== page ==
Background: Reproductive endocrine disorders are more common among women with epilepsy than among normal women. These disorders have been attributed to epilepsy itself, but could be related to antiepileptic-drug therapy.
Methods: We studied 238 women with epilepsy who were seen regularly at the Outpatient Department of the University Hospital, Oulu, Finland. Their mean age was 33 years (range, 18 to 45), and the mean duration of therapy was 9 years (range, 0 to 31). Twenty-nine (12 percent) were treated with valproate, 120 (50 percent) with carbamazepine, 12 (5 percent) with valproate and carbamazepine, and 62 (26 percent) with other medications; 15 (6 percent) were untreated. Vaginal ultrasonography was performed to determine ovarian size, and serum sex-hormone concentrations were measured in 41 women with epilepsy and menstrual disturbances, 57 women with epilepsy and regular menstrual cycles, and 51 normal women.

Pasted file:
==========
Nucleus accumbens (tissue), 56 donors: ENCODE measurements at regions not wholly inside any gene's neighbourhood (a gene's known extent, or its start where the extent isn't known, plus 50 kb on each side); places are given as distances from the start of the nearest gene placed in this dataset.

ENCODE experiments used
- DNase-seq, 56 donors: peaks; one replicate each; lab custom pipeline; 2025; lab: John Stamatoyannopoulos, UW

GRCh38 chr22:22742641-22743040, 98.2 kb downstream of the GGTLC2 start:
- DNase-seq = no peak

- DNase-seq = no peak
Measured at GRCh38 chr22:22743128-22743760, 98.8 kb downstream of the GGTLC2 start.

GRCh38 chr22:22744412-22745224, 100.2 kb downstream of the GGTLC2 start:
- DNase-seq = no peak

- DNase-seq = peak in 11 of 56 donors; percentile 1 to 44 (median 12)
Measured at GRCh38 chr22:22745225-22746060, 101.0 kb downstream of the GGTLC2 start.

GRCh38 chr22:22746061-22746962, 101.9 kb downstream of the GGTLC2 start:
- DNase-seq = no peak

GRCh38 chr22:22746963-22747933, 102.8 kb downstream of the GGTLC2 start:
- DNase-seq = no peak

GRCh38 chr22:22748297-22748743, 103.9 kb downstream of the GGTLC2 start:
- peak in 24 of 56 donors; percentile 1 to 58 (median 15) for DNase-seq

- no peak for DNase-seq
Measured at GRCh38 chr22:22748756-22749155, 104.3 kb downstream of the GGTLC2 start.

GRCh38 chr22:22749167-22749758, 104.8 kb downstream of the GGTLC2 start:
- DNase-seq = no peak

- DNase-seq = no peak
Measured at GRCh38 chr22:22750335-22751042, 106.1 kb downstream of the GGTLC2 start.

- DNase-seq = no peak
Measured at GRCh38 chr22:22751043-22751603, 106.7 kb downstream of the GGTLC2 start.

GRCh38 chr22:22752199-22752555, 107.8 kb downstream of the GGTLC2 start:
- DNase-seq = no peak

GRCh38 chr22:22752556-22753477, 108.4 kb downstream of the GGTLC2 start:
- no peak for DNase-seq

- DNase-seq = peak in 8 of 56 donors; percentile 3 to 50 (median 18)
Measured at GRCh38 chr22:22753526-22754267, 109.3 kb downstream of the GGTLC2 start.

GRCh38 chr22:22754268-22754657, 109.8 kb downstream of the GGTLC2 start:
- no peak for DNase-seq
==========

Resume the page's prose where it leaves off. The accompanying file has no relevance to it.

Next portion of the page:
Results: Menstrual disturbances were present in 13 of the women receiving valproate alone (45 percent), 3 of the women receiving valproate in combination with carbamazepine (25 percent), 23 of the women receiving carbamazepine (19 percent), and 8 of those receiving other medications (13 percent). Forty-three percent of the women receiving valproate had polycystic ovaries, and 17 percent had elevated serum testosterone concentrations without polycystic ovaries; 50 percent of the women receiving valproate and carbamazepine had polycystic ovaries, and 38 percent had elevated serum testosterone concentrations without polycystic ovaries. Eighty percent of the women treated with valproate before the age of 20 years had polycystic ovaries of hyperandrogenism.
Conclusions: Menstrual disturbances, polycystic ovaries, and hyperandrogenism are often encountered in women taking valproate for epilepsy.